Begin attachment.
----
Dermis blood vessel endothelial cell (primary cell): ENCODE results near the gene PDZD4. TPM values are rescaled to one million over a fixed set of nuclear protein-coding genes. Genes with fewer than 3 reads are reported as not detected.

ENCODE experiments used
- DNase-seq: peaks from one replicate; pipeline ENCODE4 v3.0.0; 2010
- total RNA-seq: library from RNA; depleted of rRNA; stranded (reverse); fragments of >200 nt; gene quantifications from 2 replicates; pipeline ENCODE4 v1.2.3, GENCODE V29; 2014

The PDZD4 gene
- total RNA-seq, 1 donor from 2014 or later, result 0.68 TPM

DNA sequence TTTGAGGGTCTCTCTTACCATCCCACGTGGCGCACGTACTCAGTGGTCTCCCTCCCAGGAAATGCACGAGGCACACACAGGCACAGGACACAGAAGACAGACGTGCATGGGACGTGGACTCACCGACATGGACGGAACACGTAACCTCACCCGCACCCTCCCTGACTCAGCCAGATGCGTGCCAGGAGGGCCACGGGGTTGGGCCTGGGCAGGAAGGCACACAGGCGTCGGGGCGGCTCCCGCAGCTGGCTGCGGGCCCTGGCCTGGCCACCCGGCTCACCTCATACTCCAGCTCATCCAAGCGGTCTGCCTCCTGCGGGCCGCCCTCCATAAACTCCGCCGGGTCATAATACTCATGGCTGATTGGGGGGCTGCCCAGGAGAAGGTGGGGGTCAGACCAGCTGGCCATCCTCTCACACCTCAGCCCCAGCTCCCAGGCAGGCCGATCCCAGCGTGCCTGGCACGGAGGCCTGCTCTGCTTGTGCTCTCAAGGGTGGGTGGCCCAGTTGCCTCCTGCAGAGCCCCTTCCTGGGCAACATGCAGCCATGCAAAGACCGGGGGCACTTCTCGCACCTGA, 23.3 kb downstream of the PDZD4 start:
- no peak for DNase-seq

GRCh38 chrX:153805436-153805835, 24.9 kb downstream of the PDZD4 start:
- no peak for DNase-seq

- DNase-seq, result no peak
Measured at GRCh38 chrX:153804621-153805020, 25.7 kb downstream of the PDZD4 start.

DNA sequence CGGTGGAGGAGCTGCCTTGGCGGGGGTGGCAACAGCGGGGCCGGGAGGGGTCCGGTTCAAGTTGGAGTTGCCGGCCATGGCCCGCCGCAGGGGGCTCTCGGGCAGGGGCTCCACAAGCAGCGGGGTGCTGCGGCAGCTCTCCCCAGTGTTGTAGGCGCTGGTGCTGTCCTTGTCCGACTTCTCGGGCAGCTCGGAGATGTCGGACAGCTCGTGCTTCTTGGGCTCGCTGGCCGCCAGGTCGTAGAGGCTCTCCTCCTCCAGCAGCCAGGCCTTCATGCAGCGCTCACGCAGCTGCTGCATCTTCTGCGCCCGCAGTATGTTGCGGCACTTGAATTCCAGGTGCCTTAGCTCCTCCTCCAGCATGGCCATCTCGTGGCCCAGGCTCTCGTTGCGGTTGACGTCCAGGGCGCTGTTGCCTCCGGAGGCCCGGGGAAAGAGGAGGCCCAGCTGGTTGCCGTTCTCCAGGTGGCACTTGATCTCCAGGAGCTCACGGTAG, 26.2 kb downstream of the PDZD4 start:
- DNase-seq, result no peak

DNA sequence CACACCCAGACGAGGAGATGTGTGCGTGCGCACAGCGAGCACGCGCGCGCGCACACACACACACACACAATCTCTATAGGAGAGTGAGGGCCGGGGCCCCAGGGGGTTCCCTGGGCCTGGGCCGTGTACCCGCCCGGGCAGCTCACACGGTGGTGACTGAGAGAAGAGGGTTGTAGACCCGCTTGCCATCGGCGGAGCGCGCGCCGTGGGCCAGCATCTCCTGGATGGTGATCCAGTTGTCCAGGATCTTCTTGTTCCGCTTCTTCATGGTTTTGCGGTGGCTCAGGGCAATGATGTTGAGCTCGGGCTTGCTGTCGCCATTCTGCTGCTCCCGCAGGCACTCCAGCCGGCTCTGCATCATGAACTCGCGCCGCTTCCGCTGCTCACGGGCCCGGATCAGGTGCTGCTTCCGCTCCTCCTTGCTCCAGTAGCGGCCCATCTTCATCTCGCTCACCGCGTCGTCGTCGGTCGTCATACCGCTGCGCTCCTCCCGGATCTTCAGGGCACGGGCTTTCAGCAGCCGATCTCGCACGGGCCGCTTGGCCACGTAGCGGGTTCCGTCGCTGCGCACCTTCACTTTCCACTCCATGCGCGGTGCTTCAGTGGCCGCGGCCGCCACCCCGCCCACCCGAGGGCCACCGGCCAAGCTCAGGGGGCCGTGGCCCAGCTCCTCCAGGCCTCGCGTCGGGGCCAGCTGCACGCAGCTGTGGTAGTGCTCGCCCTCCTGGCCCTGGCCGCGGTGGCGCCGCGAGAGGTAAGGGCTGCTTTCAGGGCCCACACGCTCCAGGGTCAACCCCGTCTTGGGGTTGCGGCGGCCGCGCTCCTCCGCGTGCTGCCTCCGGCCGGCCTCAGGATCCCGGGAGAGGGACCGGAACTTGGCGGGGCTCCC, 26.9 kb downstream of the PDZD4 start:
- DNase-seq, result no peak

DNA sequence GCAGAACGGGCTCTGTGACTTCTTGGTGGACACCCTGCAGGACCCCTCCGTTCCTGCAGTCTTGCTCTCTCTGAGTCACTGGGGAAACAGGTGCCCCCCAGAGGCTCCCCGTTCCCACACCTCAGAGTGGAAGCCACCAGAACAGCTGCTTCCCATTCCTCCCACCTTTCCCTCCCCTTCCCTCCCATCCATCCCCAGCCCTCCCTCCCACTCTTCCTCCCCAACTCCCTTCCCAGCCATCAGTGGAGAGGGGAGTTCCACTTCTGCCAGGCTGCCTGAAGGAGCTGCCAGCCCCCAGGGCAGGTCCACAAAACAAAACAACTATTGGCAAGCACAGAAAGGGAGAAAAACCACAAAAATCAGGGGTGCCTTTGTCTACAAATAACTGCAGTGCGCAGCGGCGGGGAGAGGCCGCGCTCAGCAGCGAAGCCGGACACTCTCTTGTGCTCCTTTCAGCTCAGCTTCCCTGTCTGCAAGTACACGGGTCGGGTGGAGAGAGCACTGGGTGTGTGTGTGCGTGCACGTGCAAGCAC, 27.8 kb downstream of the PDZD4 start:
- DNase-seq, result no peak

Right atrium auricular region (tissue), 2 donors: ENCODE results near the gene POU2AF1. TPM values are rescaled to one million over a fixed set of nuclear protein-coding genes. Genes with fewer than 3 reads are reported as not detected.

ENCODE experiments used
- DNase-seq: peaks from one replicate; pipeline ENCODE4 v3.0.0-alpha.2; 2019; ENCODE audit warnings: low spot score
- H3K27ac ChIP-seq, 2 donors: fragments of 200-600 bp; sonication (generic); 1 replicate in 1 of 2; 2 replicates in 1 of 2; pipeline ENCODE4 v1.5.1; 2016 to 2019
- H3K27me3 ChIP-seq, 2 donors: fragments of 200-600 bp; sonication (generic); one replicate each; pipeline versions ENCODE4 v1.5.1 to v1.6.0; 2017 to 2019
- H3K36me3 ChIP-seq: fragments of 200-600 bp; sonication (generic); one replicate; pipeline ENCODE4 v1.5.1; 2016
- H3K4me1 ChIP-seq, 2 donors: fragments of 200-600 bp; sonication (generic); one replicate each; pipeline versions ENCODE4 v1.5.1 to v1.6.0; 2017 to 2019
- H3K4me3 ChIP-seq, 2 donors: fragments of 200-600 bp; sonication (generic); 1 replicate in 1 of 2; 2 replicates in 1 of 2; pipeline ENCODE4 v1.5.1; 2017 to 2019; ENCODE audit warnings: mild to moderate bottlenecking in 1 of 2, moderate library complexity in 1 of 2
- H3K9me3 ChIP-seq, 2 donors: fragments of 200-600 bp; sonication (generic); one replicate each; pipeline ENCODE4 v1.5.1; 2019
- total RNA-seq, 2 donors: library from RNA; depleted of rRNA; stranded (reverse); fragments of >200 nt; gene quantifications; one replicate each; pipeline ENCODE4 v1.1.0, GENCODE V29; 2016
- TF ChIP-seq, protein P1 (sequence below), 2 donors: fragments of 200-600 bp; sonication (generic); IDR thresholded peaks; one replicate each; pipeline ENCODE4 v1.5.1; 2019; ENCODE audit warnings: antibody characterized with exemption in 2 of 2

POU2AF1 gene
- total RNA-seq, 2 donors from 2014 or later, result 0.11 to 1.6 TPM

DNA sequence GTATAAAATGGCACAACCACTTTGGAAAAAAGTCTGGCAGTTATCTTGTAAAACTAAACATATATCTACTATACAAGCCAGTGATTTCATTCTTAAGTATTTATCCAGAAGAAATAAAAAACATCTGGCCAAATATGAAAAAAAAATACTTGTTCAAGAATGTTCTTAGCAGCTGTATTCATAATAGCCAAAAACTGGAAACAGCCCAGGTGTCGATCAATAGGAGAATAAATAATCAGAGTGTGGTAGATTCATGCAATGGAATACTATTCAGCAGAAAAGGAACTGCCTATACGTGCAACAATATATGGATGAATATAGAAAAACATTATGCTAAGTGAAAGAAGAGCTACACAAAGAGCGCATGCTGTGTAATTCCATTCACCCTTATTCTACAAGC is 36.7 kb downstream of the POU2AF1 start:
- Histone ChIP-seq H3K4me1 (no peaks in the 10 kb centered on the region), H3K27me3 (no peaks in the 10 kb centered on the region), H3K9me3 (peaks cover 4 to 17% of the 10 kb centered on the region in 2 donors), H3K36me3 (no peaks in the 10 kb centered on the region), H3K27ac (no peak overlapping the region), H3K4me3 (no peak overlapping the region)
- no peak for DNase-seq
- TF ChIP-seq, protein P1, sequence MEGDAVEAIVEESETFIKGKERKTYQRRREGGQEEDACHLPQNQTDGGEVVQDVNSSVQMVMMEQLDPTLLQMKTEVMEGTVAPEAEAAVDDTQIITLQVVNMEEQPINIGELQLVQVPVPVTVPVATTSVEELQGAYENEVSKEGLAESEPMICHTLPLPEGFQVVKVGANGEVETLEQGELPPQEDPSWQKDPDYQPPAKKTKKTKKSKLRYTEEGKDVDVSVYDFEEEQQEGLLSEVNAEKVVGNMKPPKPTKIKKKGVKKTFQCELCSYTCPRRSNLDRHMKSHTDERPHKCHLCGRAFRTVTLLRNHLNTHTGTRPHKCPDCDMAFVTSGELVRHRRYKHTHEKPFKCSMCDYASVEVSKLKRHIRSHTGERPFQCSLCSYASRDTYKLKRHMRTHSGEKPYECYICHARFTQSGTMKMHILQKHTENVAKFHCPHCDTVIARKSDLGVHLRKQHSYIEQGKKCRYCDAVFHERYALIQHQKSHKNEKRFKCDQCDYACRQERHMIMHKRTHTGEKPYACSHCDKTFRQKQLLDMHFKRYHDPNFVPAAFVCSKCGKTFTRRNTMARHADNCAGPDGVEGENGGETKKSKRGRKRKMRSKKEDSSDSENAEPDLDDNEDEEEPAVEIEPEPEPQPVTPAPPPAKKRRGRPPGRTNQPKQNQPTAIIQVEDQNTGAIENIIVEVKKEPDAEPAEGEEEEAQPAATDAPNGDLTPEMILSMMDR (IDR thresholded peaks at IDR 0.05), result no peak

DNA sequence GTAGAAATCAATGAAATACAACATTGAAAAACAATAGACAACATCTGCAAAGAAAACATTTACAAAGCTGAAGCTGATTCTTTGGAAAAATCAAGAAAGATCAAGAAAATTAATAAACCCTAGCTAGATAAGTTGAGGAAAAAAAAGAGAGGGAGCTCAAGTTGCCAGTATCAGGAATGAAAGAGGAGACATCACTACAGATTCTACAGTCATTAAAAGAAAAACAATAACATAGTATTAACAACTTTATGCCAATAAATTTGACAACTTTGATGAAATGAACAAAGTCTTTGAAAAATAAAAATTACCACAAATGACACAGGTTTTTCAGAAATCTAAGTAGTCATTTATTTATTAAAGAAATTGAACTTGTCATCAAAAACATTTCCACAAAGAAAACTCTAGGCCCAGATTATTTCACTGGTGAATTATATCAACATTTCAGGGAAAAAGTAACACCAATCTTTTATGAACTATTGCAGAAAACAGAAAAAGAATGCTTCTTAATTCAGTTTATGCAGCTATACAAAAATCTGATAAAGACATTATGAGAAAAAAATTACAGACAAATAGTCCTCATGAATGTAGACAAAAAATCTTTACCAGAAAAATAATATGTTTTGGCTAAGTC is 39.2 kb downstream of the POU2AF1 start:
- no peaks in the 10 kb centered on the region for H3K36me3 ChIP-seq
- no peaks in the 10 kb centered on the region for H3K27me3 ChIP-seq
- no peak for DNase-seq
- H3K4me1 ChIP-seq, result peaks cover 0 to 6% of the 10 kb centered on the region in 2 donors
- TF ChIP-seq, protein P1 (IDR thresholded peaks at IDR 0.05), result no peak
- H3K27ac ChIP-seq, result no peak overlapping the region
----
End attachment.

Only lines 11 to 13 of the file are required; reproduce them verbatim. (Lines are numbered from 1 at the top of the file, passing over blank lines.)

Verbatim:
- DNase-seq, result no peak
Measured at GRCh38 chrX:153804621-153805020, 25.7 kb downstream of the PDZD4 start.

DNA sequence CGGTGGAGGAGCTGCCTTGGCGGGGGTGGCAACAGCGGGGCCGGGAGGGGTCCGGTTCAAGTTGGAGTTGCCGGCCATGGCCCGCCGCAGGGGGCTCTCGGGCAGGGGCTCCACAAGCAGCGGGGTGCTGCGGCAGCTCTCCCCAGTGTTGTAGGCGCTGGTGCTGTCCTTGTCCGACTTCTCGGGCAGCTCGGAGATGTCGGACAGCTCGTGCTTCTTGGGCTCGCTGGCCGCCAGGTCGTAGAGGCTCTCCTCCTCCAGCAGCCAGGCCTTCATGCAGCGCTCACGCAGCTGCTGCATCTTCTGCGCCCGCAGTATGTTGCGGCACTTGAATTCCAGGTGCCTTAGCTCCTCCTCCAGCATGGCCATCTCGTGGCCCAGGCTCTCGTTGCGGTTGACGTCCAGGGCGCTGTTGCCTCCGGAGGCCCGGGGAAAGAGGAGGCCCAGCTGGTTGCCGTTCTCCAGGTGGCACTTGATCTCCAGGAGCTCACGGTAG, 26.2 kb downstream of the PDZD4 start: